The kind Imam welcomes everyone and keeps all doors open. There is a room that is assigned to showcase some original Islamic manuscripts, prayer beads, an old Koran, and handmade craftsmanship work. Be sure to check out this biggest mosque and admire the artistic frescoes and paintings that can be found on its ceiling. The preservation work commissioned by the Turkish government was able to protect the originality and the mystical charm of this grand mosque. Taking pictures is allowed and wearing modest clothes and the ladies covering the head when they enter the mosque is strictly enforced.
This beautiful statue of the Albanian hero is strategically built in the center of a pedestrian avenue of Pristina. The
is dramatically located and acts as a symbol of unity and freedom of the people of Kosovo. All around are the most important monuments of the city, with small sheds of chestnut stores that are for sale in winter and cool in summer ice. The scene is when the Albanian national hero Skanderbeg led the brave fight against the Turks. In any Albanian community (even in Italy) there are statues or streets dedicated to the hero of Kosovo.
This one is in the city center just across and in front of the theater. It stands next to a couple of ministries, the government palace, business establishments, and the Parliament. Overall it is impressive and a bit’ scruffy with its steps and sidewalks damaged. In the summer, even the guys go up to the edges of the statue and keep them in balance. It is worthwhile to visit and you can take a couple of pictures of this giant landmark dedicated to the Albanian and Kosovar people. There is a fountain and playground for children, coffee shops, and modern malls, in front of this famous statue.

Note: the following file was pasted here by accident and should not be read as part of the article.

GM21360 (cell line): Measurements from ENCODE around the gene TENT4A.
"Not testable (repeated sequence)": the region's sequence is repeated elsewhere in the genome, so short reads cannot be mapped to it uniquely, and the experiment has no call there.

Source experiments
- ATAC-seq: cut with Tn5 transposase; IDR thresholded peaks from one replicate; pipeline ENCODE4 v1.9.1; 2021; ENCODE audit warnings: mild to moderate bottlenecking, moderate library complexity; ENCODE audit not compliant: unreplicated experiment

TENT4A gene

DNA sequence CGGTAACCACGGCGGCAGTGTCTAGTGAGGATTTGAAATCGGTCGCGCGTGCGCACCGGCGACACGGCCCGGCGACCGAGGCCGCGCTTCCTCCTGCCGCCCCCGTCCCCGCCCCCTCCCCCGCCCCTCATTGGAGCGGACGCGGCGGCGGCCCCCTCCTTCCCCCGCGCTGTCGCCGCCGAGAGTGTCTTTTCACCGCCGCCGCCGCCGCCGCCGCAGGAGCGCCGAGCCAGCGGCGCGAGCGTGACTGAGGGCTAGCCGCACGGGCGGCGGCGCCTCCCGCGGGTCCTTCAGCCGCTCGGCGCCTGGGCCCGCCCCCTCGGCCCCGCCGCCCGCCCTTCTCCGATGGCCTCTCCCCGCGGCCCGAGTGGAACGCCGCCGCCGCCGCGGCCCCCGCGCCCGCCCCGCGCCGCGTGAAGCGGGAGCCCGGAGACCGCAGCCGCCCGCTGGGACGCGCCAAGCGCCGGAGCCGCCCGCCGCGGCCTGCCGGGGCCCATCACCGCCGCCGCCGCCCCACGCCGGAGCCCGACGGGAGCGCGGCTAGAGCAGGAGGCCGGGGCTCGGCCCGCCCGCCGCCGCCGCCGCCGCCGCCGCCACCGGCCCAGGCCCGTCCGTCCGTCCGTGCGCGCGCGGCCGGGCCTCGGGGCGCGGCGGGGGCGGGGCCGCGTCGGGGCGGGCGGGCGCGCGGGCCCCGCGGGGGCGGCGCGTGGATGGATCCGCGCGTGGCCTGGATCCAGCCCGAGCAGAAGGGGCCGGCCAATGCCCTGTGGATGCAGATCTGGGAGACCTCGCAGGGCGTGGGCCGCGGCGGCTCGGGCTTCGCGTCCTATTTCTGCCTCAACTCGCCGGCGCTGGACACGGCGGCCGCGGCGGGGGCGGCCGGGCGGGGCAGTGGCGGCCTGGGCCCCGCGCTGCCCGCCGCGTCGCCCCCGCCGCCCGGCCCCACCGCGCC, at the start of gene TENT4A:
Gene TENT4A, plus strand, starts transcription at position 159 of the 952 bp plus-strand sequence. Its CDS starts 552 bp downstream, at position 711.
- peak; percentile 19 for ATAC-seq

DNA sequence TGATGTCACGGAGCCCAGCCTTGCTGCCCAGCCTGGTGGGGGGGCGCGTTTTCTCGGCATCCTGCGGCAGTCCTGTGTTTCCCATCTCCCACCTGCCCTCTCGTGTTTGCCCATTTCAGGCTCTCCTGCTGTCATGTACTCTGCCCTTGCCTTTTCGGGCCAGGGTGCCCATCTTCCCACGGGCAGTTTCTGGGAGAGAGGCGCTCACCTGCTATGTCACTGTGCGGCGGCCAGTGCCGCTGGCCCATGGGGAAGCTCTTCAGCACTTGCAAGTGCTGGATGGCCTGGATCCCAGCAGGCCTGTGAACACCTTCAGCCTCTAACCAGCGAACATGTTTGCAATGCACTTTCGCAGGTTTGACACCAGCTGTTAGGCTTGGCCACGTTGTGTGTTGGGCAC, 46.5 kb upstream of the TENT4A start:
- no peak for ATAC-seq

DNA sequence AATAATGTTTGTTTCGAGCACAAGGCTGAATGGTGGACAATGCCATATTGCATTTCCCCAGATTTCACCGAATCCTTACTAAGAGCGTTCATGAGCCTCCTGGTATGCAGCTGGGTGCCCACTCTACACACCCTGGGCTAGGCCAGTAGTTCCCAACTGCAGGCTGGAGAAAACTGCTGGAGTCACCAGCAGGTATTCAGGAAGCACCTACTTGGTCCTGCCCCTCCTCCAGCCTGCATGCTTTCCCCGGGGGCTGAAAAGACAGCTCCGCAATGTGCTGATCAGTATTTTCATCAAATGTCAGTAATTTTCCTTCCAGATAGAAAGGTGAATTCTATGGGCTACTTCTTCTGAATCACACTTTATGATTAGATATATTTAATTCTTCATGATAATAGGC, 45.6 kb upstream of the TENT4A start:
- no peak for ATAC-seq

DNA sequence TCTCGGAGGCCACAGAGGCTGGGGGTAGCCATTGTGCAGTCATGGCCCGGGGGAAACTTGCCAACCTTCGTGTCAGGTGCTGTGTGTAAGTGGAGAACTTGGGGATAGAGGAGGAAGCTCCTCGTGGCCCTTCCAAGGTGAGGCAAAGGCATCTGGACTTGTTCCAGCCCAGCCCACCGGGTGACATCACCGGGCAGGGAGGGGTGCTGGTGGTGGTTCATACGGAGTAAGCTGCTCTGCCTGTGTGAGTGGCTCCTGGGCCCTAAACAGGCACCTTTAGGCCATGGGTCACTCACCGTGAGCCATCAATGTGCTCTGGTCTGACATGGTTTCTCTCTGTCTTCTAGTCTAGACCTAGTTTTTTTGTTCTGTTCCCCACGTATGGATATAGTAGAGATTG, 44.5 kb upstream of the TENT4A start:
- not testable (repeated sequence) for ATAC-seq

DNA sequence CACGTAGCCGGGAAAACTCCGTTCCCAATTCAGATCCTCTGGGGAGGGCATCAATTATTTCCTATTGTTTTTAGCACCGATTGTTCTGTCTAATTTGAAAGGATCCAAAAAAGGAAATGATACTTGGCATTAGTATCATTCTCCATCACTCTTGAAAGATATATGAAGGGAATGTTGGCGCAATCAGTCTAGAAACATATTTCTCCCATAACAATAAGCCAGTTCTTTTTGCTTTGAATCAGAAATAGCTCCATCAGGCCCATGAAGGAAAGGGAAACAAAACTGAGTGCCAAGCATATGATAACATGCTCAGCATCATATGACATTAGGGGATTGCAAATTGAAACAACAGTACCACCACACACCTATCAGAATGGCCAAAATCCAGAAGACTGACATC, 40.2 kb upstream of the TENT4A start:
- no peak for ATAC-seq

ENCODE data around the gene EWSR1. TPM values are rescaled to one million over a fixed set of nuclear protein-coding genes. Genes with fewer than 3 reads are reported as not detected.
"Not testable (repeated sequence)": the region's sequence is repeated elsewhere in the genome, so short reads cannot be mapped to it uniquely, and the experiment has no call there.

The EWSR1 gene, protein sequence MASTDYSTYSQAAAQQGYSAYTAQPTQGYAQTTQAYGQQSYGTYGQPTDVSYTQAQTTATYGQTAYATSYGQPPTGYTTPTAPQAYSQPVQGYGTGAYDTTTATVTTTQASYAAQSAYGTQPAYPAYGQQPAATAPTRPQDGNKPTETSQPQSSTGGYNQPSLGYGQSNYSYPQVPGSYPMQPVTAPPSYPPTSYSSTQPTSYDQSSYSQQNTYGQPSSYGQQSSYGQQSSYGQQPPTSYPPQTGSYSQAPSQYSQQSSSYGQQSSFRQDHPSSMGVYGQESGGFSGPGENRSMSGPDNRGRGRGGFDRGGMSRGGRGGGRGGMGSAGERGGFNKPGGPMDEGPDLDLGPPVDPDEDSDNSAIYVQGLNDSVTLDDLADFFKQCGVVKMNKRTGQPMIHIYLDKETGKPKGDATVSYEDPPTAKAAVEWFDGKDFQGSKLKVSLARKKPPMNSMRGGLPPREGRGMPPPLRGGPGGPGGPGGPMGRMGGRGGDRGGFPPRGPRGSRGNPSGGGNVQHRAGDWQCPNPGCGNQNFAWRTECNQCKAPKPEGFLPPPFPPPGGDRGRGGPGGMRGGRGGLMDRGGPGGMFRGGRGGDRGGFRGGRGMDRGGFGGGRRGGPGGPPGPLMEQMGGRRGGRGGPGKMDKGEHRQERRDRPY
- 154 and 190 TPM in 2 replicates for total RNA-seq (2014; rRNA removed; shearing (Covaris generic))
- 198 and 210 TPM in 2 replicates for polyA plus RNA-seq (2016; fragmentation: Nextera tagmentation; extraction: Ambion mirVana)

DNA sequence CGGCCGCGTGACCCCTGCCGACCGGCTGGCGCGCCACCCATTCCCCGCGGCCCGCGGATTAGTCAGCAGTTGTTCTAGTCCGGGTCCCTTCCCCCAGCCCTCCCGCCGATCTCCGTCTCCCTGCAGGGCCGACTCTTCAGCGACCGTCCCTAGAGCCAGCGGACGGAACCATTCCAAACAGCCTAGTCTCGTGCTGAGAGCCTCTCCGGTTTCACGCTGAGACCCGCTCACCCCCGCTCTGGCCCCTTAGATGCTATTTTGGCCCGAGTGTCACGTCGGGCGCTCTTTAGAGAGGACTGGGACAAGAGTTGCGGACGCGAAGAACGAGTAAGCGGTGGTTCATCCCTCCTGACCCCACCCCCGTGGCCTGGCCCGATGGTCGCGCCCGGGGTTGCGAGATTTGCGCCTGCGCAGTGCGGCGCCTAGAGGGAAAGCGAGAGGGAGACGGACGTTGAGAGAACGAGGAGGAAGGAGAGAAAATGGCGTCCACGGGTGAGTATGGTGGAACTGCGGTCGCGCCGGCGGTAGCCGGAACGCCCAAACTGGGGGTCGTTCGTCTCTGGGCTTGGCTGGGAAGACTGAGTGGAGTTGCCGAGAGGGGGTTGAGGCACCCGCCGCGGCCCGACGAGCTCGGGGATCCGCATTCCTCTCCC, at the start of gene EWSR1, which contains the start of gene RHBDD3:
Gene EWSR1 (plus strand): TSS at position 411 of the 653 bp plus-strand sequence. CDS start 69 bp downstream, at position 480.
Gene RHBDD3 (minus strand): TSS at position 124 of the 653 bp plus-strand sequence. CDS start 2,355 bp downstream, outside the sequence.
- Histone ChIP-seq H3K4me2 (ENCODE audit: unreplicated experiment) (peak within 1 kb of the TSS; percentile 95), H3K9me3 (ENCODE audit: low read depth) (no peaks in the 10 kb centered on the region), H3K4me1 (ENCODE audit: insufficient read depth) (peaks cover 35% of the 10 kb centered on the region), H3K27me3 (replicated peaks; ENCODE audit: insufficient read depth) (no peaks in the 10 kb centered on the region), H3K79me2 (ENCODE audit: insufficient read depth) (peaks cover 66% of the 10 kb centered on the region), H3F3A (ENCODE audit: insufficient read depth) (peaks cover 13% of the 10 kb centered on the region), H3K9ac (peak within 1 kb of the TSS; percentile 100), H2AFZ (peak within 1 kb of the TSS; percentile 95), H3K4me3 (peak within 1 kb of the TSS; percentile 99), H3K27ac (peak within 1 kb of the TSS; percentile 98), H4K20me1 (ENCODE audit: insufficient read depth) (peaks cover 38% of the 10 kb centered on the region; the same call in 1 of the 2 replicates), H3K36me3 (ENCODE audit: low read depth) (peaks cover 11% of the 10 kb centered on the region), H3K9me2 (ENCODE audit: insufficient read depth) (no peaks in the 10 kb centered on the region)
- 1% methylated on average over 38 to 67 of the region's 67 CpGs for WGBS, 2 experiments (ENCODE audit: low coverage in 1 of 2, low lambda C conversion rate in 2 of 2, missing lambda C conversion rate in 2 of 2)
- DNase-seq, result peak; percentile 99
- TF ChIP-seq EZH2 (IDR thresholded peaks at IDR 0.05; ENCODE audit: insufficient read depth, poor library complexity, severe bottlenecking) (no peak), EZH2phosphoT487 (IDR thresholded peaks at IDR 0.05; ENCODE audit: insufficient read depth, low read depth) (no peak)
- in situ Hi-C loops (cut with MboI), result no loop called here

The beautiful Gracanica Monastery of King Milutin, represents the Orthodox faith of Vercingetorix origin. This monastery is a bit difficult to find in the region of Gracanica, but the effort is truly rewarding. The interior of the church is painted up at the top with rows of pictures of medieval frescoes. A gracious nun takes the trouble to explain it just as the whole checkered history of the monastery and how it came to be. In totality it is a monastery with and adjacent old church, both of which have survived the conflicts wrought by 1459 and the 1900’s territorial disputes.
In this area today, the UN KOFOR troop is stationed. There are still live seven nuns that serve on this very well preserved monastery. The frescoes are still in good condition. The complex has a well-stocked gift shop with monastery products, mainly icon replicas, rosaries, crosses, and holy water. If you are lucky you can have a chance to meet the priest assigned to take care of the church and hear him celebrate an Orthodox Mass. They let everyone in but strict rules are implemented to please the Orthodox monks and nuns who join the public in observing the solemn atmosphere of the Holy Mass.
The Fortress of Kalaja